Many previous studies have shown that employers generally tend to choose employees who are healthy and slim. This bias is more prevalent regarding women, and consequentially, obese women are usually unemployed. A recent study in Iceland evaluated the relationship between body weight and employment with a specific focus on gender. This study indicates that, “despite apparently lesser gender discrimination in Iceland than elsewhere, the bias against excess weight and obesity remains gender-based, showing a slightly negative relationship between weight and the employment rate of women, whereas a slightly positive relationship was found for men.”
Prevalence of obesity is on the rise in most of the western countries. Most of the research in European countries and in the United States have shown that this rise in obesity is associated with a corresponding rise in unemployment. These studies have also shown that unemployment in obese people is more frequent in women than in men. In Iceland, there is a high degree of equality among men and women; and equality is seen in all the fields, such as politics, economy, education etc. In fact, it is the first country in the world to elect a woman to be its president. Hence, this country provides a unique opportunity to study gender bias in the employment of obese individuals.
- For this study, data collected by Gallop Iceland were used. Gallop Iceland had interviewed 2000 Icelanders over telephone and had asked them questions regarding their food habits, exercise, illness, stress, quality of life, work related issues etc.
- The employment status of participants was assessed by asking each of them whether he/ she was an employee, employer, homemaker, student, pensioned, or unemployed.
- Obesity was identified by calculating the body mass index (BMI). BMI of over 30 was taken as a measure of obesity.
- Health status of the participants was also noted. Demographic details, such as age, sex, marital status etc. were also collected.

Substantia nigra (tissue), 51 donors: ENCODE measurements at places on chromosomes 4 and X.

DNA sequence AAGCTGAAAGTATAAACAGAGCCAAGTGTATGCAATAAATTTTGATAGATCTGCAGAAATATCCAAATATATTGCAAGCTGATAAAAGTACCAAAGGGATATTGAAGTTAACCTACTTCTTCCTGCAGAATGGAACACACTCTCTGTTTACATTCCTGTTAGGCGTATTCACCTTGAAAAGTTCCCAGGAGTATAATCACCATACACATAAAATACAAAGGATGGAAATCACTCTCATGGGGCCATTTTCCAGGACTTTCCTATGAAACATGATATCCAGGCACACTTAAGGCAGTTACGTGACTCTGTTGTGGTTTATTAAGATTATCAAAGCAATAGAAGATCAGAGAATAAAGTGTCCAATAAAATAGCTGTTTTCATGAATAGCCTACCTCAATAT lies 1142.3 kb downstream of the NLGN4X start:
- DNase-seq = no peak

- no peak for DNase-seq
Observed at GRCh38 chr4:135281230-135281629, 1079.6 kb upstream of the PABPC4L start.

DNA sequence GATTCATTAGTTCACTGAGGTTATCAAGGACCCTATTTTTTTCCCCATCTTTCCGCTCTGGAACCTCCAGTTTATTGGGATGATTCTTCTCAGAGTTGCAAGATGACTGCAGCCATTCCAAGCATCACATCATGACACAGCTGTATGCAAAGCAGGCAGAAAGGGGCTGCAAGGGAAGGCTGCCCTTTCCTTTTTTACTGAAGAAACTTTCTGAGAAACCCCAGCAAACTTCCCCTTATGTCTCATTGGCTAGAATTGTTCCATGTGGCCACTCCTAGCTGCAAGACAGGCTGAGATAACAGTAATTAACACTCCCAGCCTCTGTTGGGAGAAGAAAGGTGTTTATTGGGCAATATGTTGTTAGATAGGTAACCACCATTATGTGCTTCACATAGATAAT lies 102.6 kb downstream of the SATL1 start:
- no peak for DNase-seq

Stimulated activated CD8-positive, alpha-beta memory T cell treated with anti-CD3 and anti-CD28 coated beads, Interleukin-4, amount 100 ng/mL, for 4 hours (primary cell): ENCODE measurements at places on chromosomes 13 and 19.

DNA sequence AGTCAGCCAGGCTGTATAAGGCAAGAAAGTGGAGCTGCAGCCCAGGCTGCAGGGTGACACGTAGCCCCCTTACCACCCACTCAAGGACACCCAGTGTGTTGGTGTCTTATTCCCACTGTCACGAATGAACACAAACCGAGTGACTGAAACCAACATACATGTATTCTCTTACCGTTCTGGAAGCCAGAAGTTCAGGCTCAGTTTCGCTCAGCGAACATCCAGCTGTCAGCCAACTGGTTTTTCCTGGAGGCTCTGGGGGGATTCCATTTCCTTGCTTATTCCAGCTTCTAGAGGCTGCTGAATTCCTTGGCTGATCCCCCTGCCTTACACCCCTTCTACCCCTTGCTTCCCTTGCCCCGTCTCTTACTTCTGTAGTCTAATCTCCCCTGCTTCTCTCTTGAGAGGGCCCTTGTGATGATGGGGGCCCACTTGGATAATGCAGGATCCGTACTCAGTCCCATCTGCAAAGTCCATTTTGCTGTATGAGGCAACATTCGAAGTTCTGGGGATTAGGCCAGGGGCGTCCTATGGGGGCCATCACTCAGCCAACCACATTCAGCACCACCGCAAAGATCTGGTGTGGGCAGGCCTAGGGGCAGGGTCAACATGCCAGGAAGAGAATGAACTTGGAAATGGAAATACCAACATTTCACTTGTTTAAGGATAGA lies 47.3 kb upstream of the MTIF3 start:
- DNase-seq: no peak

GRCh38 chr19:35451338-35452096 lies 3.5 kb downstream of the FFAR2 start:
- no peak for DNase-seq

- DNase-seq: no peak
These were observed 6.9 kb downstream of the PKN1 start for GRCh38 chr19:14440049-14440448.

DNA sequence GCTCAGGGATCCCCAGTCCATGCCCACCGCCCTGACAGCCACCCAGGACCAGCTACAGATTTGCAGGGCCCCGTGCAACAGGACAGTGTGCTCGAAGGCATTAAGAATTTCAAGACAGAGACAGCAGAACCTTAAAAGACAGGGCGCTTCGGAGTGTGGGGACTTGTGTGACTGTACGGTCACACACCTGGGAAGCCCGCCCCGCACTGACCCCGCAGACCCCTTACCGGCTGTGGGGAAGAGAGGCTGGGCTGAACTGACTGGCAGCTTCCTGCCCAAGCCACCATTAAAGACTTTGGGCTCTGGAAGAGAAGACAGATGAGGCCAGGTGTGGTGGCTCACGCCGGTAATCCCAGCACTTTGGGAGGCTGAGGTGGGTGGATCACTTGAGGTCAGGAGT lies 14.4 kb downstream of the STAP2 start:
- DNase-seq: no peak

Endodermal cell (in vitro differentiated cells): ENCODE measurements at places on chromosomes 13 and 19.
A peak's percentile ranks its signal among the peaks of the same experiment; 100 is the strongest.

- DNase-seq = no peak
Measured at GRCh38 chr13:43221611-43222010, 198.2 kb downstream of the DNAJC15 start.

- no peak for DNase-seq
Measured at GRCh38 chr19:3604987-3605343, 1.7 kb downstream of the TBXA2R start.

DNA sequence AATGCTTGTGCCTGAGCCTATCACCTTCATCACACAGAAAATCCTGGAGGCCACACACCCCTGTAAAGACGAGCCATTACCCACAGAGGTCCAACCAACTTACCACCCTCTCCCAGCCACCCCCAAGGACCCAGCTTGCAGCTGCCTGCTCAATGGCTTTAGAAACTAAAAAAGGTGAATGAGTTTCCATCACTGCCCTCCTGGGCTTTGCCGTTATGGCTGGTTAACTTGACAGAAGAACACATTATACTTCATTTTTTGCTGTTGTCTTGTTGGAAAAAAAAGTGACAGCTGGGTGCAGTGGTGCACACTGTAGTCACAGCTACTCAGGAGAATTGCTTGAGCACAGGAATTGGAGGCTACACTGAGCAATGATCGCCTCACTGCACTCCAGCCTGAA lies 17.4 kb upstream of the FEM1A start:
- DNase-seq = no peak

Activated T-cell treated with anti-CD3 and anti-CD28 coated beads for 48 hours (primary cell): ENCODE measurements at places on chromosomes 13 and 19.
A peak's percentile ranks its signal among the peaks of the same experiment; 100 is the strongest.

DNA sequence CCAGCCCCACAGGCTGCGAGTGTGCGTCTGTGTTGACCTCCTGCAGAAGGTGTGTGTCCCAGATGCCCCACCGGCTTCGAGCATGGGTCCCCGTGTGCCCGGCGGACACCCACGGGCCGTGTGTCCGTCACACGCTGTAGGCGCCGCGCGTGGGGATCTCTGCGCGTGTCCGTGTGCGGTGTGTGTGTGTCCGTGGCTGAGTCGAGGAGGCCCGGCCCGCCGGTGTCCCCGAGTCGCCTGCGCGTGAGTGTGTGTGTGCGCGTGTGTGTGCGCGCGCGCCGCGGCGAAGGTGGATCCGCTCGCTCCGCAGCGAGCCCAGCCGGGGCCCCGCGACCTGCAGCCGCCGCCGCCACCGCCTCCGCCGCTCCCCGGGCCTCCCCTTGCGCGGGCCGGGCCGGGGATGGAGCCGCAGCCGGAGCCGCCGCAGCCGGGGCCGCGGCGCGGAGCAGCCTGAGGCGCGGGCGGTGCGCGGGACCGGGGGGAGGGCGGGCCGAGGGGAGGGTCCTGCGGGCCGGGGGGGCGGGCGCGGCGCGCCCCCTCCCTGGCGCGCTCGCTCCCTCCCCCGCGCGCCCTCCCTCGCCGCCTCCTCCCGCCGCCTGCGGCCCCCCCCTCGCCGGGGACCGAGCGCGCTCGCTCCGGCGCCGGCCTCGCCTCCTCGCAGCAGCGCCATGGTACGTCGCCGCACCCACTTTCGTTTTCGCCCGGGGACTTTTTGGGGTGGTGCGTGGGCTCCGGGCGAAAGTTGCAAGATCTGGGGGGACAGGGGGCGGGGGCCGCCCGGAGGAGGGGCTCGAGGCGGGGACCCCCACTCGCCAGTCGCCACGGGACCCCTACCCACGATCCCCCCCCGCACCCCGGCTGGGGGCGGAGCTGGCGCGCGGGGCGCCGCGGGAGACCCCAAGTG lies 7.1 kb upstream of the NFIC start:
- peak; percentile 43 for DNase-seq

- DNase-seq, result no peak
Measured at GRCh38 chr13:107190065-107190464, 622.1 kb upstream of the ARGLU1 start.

- Employment in obese men was similar to the other men in the general population. The probability of employment was positively correlated with weight.
- In women, an inverse relationship was observed between body weight and employment. It was found that women with higher body weight were less employed.
- When health status was excluded in the evaluation, these associations in men and women were more pronounced.
In the present study, obesity was identified by measuring the BMI. Some studies have shown that BMI is not a reliable indicator of fat content of the body. Although the sample was representative of Icelandic population, it was small and inadequate. Most of the measures, such as height and weight of participants were self-reported and were hence prone to bias. Actual measurement by researchers would have provided more accurate results.
This study has proved that, “for women, excess weight is negatively correlated with employment, whereas the opposite is the case for men.” Such findings in country such as Iceland are very significant. Similar results are found in studies conducted in England, Denmark and Finland. If obesity is associated with unemployment, rising obesity in the western population will lead to higher unemployment in future. As governments provide financial security to the unemployed, this will increase the burden on tax payers. According to researchers to increase the employability of overweight individuals, it is necessary to conduct blind interviews, such as telephone interviews and written applications. This would eliminate the psychological bias in employers regarding the lower productivity of obese individuals, especially women.
For More Information:
Do Body Weight and Gender Shape the Work Force? The Case of Iceland
Publication Journal: Economics and Human Biology, December 2010
By Tinna Asgeirsdottir
From the University of Iceland, Reykjavik, Iceland
*FYI Living Lab Reports Are Summaries of the Original Research.